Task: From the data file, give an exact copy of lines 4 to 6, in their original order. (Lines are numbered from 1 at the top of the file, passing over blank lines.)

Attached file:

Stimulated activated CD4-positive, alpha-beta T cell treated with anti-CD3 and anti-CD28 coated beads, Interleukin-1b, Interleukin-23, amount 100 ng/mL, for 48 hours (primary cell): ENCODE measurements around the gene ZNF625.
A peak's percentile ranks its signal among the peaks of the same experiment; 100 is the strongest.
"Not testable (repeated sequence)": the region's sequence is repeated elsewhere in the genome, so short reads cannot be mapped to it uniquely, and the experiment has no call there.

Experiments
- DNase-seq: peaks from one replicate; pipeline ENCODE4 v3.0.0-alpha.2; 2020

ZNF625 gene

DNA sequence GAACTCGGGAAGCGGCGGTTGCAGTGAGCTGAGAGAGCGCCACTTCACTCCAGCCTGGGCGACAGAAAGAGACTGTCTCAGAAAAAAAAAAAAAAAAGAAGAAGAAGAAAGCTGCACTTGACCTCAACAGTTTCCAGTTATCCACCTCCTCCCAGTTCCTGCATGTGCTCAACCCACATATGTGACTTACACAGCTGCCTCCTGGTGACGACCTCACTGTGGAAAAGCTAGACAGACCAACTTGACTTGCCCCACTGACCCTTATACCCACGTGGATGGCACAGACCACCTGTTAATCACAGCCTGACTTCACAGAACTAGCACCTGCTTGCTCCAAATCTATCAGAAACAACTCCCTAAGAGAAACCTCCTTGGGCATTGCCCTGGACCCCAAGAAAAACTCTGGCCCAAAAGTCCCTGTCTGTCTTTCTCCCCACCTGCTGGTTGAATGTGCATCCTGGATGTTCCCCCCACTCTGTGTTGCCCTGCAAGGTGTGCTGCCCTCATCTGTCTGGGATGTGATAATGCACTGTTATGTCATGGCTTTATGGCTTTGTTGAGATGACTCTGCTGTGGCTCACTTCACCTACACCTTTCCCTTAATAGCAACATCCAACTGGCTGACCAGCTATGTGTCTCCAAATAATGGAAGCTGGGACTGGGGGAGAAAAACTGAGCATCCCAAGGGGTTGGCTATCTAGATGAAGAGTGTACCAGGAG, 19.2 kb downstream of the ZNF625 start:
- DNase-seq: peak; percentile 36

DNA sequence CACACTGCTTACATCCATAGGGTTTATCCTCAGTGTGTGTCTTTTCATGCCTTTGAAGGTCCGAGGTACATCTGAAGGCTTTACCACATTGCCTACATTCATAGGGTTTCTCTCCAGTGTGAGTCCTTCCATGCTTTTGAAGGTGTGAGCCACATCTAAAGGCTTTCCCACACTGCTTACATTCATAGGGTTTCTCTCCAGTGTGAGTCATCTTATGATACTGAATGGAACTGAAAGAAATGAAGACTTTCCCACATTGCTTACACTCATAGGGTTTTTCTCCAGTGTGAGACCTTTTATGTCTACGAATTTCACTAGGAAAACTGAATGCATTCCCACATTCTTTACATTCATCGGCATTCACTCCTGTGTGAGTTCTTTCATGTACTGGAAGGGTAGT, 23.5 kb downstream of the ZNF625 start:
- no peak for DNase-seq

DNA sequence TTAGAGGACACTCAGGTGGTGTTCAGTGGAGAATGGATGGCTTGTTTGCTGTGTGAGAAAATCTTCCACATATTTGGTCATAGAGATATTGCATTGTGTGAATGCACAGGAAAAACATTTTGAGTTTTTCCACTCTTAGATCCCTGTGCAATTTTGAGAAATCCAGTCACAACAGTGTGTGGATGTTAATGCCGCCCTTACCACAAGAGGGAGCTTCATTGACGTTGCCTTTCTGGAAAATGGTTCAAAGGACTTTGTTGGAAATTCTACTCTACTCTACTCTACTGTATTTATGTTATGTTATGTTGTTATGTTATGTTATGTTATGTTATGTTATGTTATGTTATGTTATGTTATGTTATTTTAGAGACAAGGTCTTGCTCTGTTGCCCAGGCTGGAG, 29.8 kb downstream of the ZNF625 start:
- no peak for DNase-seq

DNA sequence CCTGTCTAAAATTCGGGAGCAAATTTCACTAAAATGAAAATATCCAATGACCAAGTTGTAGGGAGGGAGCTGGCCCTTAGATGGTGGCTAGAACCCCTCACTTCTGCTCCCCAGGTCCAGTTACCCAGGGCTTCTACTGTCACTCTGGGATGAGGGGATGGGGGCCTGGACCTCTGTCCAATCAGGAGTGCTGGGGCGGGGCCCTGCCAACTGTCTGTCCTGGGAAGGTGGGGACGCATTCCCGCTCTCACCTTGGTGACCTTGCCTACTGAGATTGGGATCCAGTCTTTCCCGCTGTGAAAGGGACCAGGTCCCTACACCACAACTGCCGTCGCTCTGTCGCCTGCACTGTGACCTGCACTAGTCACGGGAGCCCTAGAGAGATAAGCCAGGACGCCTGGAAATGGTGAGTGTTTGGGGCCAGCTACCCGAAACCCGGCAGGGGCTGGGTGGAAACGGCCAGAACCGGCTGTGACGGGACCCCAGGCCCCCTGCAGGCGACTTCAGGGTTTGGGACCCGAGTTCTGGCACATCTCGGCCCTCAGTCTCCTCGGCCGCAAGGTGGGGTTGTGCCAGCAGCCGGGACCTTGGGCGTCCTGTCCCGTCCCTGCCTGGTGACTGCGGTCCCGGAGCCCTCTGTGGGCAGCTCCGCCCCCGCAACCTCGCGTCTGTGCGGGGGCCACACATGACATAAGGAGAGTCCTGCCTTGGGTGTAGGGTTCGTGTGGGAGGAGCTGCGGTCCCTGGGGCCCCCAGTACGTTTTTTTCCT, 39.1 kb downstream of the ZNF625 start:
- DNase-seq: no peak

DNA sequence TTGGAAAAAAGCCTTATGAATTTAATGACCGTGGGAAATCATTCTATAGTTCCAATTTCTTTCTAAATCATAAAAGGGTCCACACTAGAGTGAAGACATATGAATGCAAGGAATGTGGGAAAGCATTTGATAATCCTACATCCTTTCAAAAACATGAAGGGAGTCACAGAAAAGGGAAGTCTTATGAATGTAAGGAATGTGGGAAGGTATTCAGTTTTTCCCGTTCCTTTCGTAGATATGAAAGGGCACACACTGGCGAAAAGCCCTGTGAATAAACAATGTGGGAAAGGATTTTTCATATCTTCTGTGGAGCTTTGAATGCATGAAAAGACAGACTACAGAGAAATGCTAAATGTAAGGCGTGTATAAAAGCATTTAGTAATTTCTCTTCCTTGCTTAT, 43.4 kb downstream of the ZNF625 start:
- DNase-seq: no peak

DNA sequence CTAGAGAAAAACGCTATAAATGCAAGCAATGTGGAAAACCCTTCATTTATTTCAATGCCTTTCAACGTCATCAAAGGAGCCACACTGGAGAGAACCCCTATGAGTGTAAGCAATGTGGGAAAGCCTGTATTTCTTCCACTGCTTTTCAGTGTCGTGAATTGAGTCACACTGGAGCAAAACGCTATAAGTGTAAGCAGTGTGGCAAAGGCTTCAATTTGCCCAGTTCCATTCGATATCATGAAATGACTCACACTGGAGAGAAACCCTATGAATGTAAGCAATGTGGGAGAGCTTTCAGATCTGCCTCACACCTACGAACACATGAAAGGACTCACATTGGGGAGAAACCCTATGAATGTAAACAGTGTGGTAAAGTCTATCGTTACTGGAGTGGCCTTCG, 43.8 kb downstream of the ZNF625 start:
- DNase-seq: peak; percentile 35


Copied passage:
Experiments
- DNase-seq: peaks from one replicate; pipeline ENCODE4 v3.0.0-alpha.2; 2020

ZNF625 gene